President Joe Biden's announcement of his 2024 re-election campaign couldn't have come at a better or worse time for the 46th president of the United States.
Biden unveiled his fourth and final presidential campaign in a video released Tuesday, on the fourth anniversary of the launch of the successful 2020 campaign that landed him in the White House after four years of Donald Trump's presidency.
The announcement had been expected for several months.
The president has repeatedly declared his intention to run again, but has so far refrained from officially declaring himself a candidate. Aides blamed the lag on Biden's nature reserve when it comes to making important decisions, as well as a lack of serious opposition within his own party and a general dysfunction among Republicans that appears to be leading to a Biden rematch. and Mr. Biden. Trump.
But Biden teased the upcoming race on Monday, telling reporters who asked about his plans: “I told them I was going to race. I'll let you know very soon."
The possibility of a rematch between Biden and Trump is one reason Biden has delayed announcing his re-election plans.
He is America's oldest CEO (since Trump), and an overwhelming majority of voters say his advanced age (he will be 82 on Election Day) is concerning.
But the president and his inner circle see the continued presence on the American political scene of the twice impeached, impeached and disgraced president as an opportunity for Biden to return to the themes that helped his 2020 campaign a resonate with the audience. UNITED STATES OF AMERICA.
Aides say Trump's potential status as leader of the Republican Party will give Biden an opportunity to remind voters why they elected him in the first place.
They also believe that the continued Republican focus on curtailing reproductive rights and Trump's role in appointing the Supreme Court justices who overturned abortion rights last year will result in a Democratic turnout equal to or greater than the record number of people who they voted for Biden. in 2020 and since then for Democratic candidates in elections.
Biden and his inner circle are betting they can repeat the momentum of that blockbuster 2020 period, highlighting the president's accomplishments over the past four years, especially his economic agenda and efforts to boost U.S. manufacturing.
However, according to polls, Biden's re-election is far from certain.
The polls of the president on the eve of the start of his election campaign are sharply mixed. Biden's approval rating is down in nearly every poll, including NBC's this week, in which seven out of 10 Americans said he shouldn't do it again and 54 percent disapproved of the work he's done at Chamber of Whites. His statement dealt a major blow in the summer of 2021, when the indiscriminate withdrawal of the last US troops from Afghanistan sparked widespread criticism after 13 US soldiers were killed in an attack by Islamic State militants.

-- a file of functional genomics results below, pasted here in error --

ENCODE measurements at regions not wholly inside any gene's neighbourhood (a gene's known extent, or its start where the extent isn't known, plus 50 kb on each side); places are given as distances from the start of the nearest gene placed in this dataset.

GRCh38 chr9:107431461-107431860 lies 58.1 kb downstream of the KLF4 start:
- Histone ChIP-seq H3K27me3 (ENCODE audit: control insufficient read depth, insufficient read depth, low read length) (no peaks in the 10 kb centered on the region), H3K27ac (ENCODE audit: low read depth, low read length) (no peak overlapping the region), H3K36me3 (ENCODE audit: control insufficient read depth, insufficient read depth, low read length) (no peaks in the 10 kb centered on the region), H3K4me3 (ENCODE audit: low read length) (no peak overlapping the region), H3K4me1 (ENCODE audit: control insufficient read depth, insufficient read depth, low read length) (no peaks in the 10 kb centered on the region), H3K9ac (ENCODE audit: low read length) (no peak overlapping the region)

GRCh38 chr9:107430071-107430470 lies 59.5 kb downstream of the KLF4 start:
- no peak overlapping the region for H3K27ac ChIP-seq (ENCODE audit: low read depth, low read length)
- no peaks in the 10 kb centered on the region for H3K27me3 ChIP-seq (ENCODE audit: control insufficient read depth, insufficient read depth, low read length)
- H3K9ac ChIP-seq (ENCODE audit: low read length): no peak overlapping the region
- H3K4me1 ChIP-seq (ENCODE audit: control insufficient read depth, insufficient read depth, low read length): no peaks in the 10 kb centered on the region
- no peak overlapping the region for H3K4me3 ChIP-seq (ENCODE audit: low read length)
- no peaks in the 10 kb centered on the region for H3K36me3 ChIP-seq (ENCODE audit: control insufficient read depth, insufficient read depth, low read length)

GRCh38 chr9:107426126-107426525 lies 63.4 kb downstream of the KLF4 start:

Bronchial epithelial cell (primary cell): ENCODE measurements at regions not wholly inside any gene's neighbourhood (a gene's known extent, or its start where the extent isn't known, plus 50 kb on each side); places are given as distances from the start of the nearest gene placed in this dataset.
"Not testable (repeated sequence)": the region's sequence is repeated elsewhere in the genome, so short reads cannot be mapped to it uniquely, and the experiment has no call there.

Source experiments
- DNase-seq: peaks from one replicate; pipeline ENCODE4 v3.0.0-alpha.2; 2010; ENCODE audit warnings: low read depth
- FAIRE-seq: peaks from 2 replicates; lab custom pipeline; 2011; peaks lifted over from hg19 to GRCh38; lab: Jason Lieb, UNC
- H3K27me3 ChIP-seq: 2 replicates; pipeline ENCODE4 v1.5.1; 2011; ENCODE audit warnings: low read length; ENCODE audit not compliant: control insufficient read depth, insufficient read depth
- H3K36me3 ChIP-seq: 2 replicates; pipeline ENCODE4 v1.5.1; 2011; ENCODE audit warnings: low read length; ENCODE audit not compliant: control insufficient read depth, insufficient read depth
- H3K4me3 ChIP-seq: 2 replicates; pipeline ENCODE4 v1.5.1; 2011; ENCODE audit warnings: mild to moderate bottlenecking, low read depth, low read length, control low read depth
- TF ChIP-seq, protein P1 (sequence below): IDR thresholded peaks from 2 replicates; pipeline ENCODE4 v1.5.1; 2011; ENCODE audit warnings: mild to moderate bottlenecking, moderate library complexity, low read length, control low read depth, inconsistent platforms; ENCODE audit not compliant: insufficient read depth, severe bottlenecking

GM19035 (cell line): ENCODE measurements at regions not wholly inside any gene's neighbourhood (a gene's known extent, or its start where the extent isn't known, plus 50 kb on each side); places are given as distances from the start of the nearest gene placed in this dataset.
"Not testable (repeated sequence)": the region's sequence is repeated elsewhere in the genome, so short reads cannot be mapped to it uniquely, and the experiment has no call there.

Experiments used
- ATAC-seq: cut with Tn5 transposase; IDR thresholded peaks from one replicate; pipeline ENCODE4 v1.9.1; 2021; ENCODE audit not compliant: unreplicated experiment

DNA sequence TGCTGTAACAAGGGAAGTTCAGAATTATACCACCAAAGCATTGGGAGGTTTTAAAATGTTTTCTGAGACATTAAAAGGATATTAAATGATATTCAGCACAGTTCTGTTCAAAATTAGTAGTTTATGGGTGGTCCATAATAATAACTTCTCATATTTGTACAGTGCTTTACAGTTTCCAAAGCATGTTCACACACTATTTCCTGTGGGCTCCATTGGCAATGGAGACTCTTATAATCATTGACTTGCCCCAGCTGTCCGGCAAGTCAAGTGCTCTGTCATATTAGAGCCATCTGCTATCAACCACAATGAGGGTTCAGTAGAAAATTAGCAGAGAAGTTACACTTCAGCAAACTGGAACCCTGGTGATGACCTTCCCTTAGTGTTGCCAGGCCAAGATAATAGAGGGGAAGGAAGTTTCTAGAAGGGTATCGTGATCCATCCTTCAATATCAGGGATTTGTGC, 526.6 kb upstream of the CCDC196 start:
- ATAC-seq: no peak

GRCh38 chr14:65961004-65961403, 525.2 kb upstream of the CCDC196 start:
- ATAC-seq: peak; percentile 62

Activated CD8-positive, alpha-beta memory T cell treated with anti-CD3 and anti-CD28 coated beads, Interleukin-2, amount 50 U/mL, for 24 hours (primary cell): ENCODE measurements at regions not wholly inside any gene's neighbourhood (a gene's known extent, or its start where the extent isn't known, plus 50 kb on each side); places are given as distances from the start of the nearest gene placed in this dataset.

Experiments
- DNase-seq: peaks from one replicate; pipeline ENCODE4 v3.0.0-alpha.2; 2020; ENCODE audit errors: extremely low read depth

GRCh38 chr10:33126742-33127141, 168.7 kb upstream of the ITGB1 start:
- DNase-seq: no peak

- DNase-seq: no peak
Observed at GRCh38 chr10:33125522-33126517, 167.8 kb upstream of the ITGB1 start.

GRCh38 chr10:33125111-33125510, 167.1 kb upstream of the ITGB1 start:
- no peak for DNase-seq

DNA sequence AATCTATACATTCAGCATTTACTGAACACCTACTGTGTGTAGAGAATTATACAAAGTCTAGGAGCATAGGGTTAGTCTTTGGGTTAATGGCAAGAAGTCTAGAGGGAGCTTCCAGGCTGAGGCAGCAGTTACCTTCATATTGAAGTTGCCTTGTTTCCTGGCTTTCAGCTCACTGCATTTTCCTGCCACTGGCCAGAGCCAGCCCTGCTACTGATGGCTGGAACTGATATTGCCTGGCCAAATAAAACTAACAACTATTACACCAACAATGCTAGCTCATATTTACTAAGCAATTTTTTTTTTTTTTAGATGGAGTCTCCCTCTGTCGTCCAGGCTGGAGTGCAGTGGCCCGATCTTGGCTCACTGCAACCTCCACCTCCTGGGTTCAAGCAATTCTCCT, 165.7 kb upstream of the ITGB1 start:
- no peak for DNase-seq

These are dismal numbers for any sitting president, but they speak volumes about how Americans feel about 2024. With his hypothetical general election opponent not yet determined, the president has not taken the field. Company type. a way that will likely turn on his fans and hurt his opponents when he goes on the offensive.
That doesn't mean there will be a sudden turn of fortune once the president begins his campaign, but some early polls about face-to-face with his most likely challenger in 2024, Donald Trump, still give cause for optimism. Biden leads most polls in the 2020 election, albeit by single digits, as do most polls that include former South Carolina Governor Nikki Haley and the United Nations ambassador.
However, compared to Ron DeSantis, the Florida governor who is voting for Trump's GOP nomination in 2024, Biden fares less well, trailing DeSantis by single digits in nearly every poll.
However, DeSantis himself is coming out in the polls eyeing a hypothetical battle between Trump and DeSantis for the Republican nomination amid Trump's criminal impeachment and a series of attacks the former president has leveled at his new rival. Trump also has his own issues with Republican polls: A new poll by the AP and the University of Chicago's NORC Research Center found that 44 percent of Republicans don't want the former president to go on trial twice. .once done. However, he still has the highest net favor score of any known announced or unreported GOP 2024 contender.
There is a general feeling in most polls that Americans are unwilling to run again in 2020, while at the same time less enthusiastic about the alternatives. According to the latest Reuters/Ipsos poll, about 65% of Americans believe the country is on the wrong track.